Grants In Action

Talking Books

by Elizabeth Hitron, School Librarian, Hillside

The “talking books” have been a big hit at Hillside! Students in K-5 have been enjoying the collection of 82 Vox books, which are hardcover books containing a small MP3 player on the inside cover. Simply pushing the play button allows students to listen to a high quality narration of their favorite stories. They require no batteries and can last up to four months without a charge.
Kindergarten and first grade teachers have checked these out to use as listening centers in the classroom. Newly enrolled ELL students have been enjoying them outside the library as well.

One exciting effect of the Vox books is that they ignite interest in the regular print collection. Students often want to check out the regular print copy of the book they have just listened to. The Vox books have expanded interest in new topics that students may otherwise have overlooked. The Vox books also increase student independence. Everyone who listens to a Vox book can fully access a text even if they are not yet reading. Students are able to comprehend and retell a story after listening to it.

As a librarian, it has been so heartening to see students engage so deeply with a new material that does not involve a screen! High quality narration and high quality literature are so captivating for a young audience. I love when the students walk into the library and ask, “Can we listen to the talking books today?”

Fourth Grade Flexible Seating

The fourth grade team at Mitchell had experimented with flexible seating a little bit last year but wanted to really give students the opportunity to have more choice in their learning. We needed more seating and work area options for students. In addition to giving students choice, we also wanted to create a stronger sense of community within each classroom. Flexible seating requires students to share materials and work spaces. We were also thinking about modern work spaces and offices when choosing their materials. We thought that fourth grade would be a great time to implement flexible seating and are pleased that the NEF grant we received is allowing that to happen.
 
Currently, our students are loving the ability to have choice in their learning! Most students are able to appropriately use each of the workspace options. We are collaborating to help students adjust to this new way of learning. Students have also discovered that they may need a different space depending on the activity or lesson. For example, most students have realized that a tabletop surface works best for writing workshop. Flexible seating allows students to get up and move or move while sitting, so movement breaks are happening continuously throughout the day. We have also found that students are on task most of the time and are enjoying each other’s company and working together.
 
In the future, we would like to expand on the workspace and seating options in our classrooms. We would also love to share what we have done with other teachers, so that more students can have the opportunity to take on more ownership of their learning. 
 
 

Interdisciplinary Learning Initiative

NEF partnered with Needham High School to integrate interdisciplinary learning into the curriculum at Needham High School.  Beginning with the Greater Boston Project, IL is now part of the fabric of learning at Needham High School.  The video below provides an overview of this collaborative initiative between Needham Education Foundation and the Needham Public Schools.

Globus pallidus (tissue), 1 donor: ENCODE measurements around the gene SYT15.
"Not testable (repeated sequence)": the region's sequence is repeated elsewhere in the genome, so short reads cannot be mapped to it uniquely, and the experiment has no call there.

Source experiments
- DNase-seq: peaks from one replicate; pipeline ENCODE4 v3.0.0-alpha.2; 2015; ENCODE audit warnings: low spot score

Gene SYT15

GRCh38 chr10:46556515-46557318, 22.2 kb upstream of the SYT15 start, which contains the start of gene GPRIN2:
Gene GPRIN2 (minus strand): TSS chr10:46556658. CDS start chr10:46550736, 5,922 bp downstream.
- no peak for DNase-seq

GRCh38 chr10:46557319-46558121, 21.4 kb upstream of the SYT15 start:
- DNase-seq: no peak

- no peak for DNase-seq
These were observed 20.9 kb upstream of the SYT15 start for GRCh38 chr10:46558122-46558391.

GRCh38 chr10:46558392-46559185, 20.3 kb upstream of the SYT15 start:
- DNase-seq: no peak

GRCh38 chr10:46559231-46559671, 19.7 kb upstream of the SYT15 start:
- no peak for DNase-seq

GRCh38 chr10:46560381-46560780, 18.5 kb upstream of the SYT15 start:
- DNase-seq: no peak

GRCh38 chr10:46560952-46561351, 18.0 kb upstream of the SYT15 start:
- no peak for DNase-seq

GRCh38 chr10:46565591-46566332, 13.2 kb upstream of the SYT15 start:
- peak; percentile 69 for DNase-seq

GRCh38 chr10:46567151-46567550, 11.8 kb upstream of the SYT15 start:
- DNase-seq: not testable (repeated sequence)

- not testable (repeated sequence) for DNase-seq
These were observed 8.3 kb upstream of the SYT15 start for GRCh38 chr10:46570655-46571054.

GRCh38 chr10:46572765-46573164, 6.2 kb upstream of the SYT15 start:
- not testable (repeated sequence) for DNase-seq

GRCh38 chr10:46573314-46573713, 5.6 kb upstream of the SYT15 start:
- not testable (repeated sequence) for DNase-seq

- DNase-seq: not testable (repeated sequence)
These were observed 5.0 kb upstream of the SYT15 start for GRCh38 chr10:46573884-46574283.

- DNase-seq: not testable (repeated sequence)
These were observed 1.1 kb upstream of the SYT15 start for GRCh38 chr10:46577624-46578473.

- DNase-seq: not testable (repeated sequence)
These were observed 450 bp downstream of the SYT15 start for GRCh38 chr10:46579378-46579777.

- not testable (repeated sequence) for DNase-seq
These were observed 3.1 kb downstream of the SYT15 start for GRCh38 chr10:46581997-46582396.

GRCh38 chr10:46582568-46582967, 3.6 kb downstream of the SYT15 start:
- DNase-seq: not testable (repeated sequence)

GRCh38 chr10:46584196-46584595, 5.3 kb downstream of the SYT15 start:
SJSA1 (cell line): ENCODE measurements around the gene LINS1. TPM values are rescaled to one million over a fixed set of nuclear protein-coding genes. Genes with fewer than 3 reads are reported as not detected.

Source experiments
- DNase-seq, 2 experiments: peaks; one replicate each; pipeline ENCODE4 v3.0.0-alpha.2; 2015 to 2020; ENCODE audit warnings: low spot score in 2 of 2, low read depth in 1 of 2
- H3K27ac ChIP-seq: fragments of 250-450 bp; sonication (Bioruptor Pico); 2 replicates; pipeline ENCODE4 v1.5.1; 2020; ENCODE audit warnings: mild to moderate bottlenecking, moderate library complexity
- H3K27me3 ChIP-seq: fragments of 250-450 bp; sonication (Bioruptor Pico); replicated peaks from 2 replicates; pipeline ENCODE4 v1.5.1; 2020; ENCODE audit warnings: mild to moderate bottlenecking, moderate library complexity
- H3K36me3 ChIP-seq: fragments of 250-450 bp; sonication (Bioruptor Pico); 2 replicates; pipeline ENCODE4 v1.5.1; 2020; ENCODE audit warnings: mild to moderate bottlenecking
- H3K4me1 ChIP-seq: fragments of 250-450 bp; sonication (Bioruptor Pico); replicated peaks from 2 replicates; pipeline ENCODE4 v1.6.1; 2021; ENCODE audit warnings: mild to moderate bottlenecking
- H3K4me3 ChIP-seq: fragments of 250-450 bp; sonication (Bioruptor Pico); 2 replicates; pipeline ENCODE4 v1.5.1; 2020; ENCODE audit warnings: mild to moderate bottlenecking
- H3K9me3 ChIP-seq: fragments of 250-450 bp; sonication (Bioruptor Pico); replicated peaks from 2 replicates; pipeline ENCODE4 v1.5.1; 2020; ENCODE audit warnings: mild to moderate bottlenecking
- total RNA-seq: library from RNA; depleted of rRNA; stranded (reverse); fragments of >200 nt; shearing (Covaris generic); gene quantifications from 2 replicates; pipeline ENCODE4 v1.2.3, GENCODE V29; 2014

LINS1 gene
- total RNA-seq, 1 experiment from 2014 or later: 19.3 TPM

Dr. Jill Walsh Presents to Parents at Pollard on Topic of Social Media

Dr. Jill Walsh, a Boston University professor, is working with the Pollard Middle School to help students better navigate the world of social media.

At her first presentation to parents on September 11, 2018, she provided a lecture entitled:  “The Good, the Bad, and the Confusing:  navigating the teen media landscape”.

Here is a copy of slides used during Dr. Walsh’s presentation.

 

 

High Rock Creation Lab

Last spring the NEF approved a small grant written by Erin Mack, High Rock’s Technology Integration Specialist (see above), to transform the technology lab into a Creation Lab.  We had a chance to sit in on a class in the Creation Lab in March, where everything that Ms. Mack envisioned in her grant application has come to life in her classroom. Where there were once rows of computers facing a whiteboard, there are now lively work spaces defined with colorful rugs, furniture and dividers.  During our visit, some students were recording in front of a green screen with plans of dropping in backgrounds suitable to their project.  At one grouping of computers, two students were creating a poster together, while another group lay on the floor filming a stop motion film using their iPads, an iPad stand, and a whiteboard. Erin never sat down while we were there – she moved from group to group and answered questions, gave instructions and ideas, and challenged students to think of new ways to accomplish their tasks. In her grant application, Erin wrote, “Imagine a room where teachers can be the facilitator and students have the autonomy to create, collaborate, and learn at different paces, showcasing their learning in various ways. The possibilities for differentiation and creativity are extensive.”   Kudos to Erin on a well-conceived grant and accomplishing her vision with the High Rock Creation Lab.  

Reaction from staff and students has been very positive, too!

“(I liked) the options available for students to have a choice in their final project for my course. There were designated spaces for kids to work in small groups or individually. All materials were available to help them be successful.” – HR Teacher

“I liked that you could be super creative with the stop motion.”- HR Student

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